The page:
Foreign Commonwealth and Development Office GBV Violence Against Children Project
Stakeholders and Collaborating Partner
Goal of The Project
To ensure that children and adolescents are protected from violence and HIV, learning and equipped with the skills to become active citizens by year 2025.
2400 Women and Children in Northern Hhohho, Lubombo and Shiselweni Regions
Reaching over 2400 Women and children with increased coverage and access to quality Gender Based Violence (GBV) and Violence Against Children (VAC) prevention, risk mitigation and response services in Northern Hhohho, Lubombo and Shiselweni Regions.
Total of 20,436 women, men and children were reached with both services and VAC/GBV information, through UNICEF partnerships with Women Unlimited, SWAGAA, NATICC, and Department of Social Welfare, from Jan-July 2021 (reached through a mix of community dialogues, school dialogues, virtual TV dialogues): 4,582 received walk-in and remote response services (SWAGAA -2,138 women and children), (DSW – 2,444 children) 15,854 were reached with VAC and GBV prevention and sensitization messages (SWAGAA -11,426); (NATICC -3,051), (WU – 1,327), (DSW -50). Total of 448 children with disabilities were reached with GBV and VAC prevention messages.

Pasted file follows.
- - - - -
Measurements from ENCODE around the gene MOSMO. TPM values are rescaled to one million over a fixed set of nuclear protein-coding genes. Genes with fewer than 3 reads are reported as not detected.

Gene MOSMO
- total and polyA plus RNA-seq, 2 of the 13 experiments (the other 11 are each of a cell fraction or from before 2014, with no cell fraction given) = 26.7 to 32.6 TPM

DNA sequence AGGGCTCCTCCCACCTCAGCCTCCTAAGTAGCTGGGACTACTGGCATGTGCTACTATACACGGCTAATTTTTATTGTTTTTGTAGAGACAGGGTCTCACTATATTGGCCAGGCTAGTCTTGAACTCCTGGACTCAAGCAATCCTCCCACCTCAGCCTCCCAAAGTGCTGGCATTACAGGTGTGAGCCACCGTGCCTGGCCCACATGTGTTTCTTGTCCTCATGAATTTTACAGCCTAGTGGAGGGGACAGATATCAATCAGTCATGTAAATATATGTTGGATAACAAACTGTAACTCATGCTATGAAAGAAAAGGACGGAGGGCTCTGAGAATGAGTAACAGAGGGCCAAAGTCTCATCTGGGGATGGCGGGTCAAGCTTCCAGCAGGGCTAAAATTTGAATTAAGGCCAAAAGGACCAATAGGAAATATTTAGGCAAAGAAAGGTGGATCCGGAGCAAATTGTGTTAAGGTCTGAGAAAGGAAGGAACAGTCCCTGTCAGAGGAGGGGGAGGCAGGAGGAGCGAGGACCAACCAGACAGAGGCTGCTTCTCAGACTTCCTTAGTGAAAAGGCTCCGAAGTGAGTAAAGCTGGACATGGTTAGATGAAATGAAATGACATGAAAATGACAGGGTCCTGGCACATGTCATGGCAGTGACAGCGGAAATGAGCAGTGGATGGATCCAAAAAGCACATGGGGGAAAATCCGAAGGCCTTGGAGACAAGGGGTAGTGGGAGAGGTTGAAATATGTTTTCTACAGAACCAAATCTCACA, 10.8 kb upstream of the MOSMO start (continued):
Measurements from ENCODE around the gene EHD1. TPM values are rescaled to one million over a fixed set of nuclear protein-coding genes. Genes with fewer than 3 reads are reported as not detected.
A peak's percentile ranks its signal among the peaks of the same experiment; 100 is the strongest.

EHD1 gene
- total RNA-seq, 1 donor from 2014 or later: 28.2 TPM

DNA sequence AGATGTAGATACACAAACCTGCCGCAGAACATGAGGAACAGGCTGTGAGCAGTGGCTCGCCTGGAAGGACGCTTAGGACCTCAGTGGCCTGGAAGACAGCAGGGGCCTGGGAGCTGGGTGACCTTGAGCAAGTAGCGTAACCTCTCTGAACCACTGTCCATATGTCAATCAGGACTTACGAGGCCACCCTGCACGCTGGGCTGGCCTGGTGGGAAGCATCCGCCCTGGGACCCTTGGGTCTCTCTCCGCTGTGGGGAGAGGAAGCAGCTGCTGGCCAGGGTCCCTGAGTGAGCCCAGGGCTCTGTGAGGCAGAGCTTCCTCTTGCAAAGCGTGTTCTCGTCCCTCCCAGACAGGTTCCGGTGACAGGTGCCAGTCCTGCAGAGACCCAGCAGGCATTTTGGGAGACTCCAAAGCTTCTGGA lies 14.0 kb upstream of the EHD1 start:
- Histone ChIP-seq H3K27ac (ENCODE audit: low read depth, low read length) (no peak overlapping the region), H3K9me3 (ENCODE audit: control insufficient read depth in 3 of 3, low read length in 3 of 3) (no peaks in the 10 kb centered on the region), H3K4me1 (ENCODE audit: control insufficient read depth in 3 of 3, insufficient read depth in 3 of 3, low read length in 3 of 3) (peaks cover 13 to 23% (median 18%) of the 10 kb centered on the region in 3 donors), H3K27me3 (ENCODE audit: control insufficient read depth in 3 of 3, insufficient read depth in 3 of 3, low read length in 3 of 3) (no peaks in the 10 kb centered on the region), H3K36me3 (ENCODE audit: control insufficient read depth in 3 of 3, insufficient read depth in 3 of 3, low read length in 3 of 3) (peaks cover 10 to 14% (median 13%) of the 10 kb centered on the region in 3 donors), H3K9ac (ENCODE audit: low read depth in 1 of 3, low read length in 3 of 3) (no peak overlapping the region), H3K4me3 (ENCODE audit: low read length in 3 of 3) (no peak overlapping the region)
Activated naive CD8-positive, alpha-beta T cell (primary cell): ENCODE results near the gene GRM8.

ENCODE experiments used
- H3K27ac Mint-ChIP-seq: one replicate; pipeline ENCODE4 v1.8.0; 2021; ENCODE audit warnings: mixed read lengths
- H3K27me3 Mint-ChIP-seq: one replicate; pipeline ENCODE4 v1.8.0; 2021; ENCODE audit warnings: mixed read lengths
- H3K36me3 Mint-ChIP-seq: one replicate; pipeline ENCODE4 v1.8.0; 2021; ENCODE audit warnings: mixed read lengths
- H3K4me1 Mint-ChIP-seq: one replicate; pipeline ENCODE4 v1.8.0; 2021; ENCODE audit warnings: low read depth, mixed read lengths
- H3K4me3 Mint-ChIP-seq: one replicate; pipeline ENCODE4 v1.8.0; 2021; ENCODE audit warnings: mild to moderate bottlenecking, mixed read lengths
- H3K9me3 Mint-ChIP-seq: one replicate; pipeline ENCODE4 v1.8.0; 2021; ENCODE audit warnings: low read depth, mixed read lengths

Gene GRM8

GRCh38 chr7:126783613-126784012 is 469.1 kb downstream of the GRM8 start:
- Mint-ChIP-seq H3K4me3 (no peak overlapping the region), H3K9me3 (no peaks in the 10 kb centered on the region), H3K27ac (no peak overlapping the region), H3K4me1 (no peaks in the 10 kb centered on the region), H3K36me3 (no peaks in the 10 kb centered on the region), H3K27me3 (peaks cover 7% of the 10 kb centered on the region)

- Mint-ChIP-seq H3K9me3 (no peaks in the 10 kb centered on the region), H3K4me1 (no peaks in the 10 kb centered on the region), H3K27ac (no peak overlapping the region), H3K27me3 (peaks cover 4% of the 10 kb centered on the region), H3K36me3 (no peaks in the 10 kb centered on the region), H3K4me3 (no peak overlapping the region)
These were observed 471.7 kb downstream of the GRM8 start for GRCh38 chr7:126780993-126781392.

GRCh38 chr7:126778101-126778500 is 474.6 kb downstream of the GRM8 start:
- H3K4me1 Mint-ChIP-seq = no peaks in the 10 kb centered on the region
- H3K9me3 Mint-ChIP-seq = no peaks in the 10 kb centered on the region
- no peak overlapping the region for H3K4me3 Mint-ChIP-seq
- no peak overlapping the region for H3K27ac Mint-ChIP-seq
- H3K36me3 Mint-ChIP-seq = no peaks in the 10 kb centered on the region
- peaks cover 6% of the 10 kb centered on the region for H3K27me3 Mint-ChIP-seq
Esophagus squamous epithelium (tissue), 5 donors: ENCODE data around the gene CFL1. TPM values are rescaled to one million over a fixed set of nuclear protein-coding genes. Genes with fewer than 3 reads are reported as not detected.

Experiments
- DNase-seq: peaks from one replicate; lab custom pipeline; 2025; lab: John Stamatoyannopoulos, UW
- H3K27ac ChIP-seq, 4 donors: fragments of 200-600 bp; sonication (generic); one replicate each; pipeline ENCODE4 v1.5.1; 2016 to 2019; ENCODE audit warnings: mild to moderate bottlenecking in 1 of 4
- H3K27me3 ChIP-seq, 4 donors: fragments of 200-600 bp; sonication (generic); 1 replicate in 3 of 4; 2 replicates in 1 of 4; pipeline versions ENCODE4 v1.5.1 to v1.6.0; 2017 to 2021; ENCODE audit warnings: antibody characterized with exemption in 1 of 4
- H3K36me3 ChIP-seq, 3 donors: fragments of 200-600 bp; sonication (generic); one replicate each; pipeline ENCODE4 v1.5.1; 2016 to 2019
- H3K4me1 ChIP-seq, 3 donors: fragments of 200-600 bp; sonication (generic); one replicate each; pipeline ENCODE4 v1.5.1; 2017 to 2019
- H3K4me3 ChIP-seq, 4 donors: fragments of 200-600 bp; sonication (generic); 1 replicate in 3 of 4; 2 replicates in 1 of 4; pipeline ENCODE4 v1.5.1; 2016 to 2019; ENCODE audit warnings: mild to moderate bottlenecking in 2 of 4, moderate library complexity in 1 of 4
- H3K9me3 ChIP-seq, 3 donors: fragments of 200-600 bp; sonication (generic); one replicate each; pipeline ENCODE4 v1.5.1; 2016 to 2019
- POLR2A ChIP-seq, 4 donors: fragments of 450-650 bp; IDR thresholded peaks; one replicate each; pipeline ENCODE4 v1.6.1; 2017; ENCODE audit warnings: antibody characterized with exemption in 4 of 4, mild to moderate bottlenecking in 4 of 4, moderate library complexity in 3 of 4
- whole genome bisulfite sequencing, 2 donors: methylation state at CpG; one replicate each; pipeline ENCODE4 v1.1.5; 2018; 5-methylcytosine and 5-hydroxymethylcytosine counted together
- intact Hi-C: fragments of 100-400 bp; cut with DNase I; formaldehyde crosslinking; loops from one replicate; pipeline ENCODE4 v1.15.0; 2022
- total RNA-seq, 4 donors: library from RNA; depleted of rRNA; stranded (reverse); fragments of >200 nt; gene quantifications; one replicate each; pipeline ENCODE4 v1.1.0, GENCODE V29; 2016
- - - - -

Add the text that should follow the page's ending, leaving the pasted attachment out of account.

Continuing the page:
Women Unlimited activities contributed to an increased coverage and access to quality GBV and VAC prevention and response services. We reached over 2000 vulnerable women and children in remote rural communities that suffer from a lack of access to quality GBV response and prevention services. Sexual Abuse – can contribute to a lot of physical, health and emotional trauma. It affects in particular a female’s potential career. GBV ‘kills’ confidence and affects opportunities for women in development or substantial career and jeopardizes educational opportunities or livelihood potential for women. Women Unlimited delivered critical empowerment to vulnerable women and children focusing on such issues including understanding the SODVA 2018, ‘Pimping’, Sex Trafficking and exposure to pornographic material.
More than 60% of participants reported improved knowledge of the four forms of GBV (emotional, physical, sexual and financial) and greater willingness to report or prevent violence against children.